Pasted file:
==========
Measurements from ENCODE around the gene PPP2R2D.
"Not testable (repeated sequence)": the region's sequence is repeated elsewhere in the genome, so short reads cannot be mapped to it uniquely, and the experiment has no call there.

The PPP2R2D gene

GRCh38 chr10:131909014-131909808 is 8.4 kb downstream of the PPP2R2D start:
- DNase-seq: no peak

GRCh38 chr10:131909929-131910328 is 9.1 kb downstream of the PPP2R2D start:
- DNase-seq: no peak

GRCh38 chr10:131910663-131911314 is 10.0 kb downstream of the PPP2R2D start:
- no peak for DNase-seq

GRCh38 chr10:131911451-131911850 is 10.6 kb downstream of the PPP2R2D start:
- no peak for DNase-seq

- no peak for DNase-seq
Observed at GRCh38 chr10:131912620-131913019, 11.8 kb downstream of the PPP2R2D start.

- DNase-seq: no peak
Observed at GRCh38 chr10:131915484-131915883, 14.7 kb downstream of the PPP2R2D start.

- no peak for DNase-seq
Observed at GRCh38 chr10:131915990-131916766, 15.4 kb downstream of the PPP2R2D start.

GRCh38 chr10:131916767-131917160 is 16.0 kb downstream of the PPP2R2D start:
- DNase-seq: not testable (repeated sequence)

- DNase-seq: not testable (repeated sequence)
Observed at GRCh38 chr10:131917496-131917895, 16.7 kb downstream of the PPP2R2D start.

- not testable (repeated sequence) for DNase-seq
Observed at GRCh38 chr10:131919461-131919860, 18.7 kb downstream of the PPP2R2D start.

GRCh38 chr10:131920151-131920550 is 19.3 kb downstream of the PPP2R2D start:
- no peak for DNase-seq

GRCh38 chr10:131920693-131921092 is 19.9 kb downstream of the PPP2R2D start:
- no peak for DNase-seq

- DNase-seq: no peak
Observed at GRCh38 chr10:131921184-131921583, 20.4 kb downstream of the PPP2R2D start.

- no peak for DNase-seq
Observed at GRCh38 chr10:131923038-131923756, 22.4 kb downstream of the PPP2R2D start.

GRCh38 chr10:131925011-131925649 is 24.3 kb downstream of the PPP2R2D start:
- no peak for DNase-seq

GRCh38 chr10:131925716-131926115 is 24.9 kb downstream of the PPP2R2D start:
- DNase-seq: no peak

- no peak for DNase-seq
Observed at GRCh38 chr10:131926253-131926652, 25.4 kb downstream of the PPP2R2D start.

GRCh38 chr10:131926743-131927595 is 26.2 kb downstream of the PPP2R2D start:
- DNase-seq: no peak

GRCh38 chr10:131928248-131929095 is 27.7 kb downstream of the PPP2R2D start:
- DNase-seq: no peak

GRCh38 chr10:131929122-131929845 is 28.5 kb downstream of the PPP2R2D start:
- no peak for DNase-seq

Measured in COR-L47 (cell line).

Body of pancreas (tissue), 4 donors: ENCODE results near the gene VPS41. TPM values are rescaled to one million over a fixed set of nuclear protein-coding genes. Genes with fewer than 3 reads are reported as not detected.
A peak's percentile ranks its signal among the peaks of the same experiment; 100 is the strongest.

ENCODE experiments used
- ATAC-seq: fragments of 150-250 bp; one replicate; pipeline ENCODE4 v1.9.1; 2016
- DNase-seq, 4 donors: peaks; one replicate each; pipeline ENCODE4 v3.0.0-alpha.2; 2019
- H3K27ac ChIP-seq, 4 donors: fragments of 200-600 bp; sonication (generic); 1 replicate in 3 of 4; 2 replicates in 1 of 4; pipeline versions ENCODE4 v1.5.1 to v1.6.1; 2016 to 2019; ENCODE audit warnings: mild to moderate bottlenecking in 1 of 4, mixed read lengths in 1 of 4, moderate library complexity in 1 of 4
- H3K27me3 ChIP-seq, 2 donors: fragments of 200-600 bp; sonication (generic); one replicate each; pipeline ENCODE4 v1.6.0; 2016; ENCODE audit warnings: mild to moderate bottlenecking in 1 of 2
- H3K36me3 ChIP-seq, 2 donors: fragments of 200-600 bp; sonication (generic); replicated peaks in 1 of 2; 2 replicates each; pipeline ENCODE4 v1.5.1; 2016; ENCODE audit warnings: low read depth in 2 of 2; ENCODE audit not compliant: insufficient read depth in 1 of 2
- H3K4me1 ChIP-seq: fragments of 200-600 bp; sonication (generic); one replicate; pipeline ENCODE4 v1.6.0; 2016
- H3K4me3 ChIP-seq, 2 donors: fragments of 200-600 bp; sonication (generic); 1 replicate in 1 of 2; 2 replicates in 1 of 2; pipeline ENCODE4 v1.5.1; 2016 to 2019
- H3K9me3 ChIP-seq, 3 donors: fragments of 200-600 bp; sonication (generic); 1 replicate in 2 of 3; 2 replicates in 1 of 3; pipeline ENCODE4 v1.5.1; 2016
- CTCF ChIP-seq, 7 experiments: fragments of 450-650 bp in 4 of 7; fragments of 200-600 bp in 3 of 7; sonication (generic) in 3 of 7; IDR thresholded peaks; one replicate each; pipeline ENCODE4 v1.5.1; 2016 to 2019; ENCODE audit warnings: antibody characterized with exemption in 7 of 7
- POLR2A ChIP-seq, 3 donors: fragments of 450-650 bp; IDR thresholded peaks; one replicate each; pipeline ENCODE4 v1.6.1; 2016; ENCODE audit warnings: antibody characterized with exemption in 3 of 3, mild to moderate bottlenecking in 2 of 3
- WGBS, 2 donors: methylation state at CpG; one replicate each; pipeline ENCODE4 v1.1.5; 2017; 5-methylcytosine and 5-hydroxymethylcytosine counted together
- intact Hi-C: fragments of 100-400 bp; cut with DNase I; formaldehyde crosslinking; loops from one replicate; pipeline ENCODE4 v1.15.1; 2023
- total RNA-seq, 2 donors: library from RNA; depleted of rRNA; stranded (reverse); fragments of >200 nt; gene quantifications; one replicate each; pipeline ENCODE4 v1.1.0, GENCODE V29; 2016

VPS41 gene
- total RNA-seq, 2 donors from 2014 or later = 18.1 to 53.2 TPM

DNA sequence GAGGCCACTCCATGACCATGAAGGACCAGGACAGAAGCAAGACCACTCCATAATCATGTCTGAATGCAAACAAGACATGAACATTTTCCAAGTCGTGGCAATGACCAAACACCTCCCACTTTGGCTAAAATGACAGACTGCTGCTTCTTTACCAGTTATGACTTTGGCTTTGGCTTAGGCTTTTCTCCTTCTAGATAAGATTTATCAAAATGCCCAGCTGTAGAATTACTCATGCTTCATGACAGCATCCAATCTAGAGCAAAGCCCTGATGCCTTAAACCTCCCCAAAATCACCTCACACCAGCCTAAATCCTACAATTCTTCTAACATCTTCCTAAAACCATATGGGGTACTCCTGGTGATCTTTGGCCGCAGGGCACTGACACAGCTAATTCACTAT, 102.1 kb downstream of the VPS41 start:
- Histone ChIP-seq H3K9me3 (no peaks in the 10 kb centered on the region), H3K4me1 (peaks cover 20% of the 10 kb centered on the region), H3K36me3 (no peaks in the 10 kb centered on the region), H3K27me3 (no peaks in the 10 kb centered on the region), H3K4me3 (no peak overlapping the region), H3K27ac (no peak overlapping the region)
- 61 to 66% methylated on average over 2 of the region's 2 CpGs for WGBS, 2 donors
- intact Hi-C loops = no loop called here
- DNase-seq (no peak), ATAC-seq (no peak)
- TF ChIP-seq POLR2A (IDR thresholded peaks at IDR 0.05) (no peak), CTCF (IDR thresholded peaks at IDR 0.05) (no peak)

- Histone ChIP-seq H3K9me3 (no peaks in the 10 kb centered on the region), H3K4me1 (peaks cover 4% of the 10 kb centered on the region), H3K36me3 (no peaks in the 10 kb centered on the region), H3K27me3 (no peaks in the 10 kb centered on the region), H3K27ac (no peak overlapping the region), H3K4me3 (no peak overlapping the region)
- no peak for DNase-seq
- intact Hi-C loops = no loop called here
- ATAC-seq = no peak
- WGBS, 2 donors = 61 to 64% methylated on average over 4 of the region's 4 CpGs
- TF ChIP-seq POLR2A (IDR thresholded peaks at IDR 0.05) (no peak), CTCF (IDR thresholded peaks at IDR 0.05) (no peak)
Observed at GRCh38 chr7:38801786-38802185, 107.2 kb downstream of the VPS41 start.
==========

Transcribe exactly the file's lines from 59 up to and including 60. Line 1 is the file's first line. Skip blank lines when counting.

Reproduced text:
- intact Hi-C: fragments of 100-400 bp; cut with DNase I; formaldehyde crosslinking; loops from one replicate; pipeline ENCODE4 v1.15.1; 2023
- total RNA-seq, 2 donors: library from RNA; depleted of rRNA; stranded (reverse); fragments of >200 nt; gene quantifications; one replicate each; pipeline ENCODE4 v1.1.0, GENCODE V29; 2016